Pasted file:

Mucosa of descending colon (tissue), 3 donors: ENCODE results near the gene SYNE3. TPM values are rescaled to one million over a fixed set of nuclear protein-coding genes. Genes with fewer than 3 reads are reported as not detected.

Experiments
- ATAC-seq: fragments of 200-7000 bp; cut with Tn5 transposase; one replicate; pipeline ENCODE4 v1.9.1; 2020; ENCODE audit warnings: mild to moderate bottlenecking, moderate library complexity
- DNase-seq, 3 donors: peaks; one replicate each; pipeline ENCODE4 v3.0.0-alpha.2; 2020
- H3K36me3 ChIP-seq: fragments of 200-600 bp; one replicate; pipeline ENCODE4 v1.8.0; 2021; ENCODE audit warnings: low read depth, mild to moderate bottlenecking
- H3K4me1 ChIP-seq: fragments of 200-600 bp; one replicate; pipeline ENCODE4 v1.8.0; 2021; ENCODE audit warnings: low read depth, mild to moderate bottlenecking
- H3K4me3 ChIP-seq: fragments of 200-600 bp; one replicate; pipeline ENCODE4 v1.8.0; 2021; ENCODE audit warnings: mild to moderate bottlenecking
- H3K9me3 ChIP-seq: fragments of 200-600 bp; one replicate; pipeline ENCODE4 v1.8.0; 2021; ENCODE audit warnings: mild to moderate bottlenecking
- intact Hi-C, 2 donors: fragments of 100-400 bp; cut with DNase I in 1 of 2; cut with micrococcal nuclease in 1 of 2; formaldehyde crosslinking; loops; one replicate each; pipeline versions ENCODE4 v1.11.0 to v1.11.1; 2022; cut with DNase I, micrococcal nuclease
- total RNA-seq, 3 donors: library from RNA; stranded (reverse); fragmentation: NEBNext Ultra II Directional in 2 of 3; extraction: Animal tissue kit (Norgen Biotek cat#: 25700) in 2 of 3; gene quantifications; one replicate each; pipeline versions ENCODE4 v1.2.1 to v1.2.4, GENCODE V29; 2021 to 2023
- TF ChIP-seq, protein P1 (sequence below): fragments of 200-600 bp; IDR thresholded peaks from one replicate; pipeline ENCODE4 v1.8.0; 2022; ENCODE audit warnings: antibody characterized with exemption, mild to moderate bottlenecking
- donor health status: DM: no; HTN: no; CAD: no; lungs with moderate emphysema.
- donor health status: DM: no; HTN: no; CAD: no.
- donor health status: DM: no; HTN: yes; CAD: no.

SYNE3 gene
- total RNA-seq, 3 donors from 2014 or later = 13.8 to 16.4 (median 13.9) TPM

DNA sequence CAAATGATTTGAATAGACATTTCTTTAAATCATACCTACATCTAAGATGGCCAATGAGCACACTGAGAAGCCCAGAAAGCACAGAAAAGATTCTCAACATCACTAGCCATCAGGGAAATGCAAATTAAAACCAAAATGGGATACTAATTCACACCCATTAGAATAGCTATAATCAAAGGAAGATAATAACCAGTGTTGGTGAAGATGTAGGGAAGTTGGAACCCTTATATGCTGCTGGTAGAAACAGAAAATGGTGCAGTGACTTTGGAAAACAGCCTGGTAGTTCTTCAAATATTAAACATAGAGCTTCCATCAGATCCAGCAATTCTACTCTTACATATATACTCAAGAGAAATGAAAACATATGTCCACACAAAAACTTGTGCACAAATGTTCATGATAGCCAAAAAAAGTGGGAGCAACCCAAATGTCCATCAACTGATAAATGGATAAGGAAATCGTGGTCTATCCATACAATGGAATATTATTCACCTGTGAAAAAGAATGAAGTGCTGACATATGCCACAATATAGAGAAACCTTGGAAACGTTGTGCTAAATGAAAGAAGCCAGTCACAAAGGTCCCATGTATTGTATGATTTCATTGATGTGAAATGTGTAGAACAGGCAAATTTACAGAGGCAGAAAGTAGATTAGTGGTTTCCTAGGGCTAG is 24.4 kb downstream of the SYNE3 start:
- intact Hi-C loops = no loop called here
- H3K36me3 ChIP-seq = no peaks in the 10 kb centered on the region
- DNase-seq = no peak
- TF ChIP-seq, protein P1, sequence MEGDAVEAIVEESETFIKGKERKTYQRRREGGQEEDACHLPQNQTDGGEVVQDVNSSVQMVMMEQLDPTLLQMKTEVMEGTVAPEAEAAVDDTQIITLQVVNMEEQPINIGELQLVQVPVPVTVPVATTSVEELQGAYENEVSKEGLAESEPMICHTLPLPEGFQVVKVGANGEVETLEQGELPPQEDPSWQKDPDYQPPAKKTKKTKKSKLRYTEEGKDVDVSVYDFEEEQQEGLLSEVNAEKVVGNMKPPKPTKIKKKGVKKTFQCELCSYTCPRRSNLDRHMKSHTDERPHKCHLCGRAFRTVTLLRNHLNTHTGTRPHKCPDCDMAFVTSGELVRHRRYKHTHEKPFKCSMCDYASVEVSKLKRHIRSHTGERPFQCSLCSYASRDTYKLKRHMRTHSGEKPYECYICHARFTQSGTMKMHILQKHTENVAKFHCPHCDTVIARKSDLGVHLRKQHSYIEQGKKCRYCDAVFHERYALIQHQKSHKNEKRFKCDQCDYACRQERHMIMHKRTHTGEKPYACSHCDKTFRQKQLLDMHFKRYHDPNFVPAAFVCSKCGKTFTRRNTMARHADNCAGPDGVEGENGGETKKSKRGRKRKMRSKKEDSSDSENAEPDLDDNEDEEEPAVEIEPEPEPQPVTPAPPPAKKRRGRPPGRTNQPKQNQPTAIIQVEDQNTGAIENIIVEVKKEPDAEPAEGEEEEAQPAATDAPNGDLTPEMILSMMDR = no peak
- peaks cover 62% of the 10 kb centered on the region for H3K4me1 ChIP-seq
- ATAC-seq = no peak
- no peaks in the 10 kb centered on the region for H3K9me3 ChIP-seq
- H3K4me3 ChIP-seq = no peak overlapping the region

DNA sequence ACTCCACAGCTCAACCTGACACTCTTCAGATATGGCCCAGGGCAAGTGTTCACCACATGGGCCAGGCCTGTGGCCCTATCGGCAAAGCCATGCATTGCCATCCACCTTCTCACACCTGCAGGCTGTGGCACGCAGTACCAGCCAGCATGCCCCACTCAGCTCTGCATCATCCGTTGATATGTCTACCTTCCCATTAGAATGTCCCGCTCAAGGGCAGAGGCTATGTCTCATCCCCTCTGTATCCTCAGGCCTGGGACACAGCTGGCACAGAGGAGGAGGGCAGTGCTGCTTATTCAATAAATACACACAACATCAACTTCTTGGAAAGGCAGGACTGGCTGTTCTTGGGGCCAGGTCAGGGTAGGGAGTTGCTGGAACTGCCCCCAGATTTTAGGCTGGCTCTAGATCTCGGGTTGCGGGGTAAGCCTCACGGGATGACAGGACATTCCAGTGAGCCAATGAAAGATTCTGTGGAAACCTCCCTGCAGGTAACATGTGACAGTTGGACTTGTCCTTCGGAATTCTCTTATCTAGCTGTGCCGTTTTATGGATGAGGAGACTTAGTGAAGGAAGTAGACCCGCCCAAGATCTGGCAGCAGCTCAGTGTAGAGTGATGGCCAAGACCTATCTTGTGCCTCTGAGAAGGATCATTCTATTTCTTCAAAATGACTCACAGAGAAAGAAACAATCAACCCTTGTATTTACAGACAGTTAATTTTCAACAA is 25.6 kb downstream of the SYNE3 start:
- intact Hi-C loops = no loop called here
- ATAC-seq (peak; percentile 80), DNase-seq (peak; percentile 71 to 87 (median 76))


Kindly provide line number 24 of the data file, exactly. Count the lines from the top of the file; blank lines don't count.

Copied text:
- no peaks in the 10 kb centered on the region for H3K9me3 ChIP-seq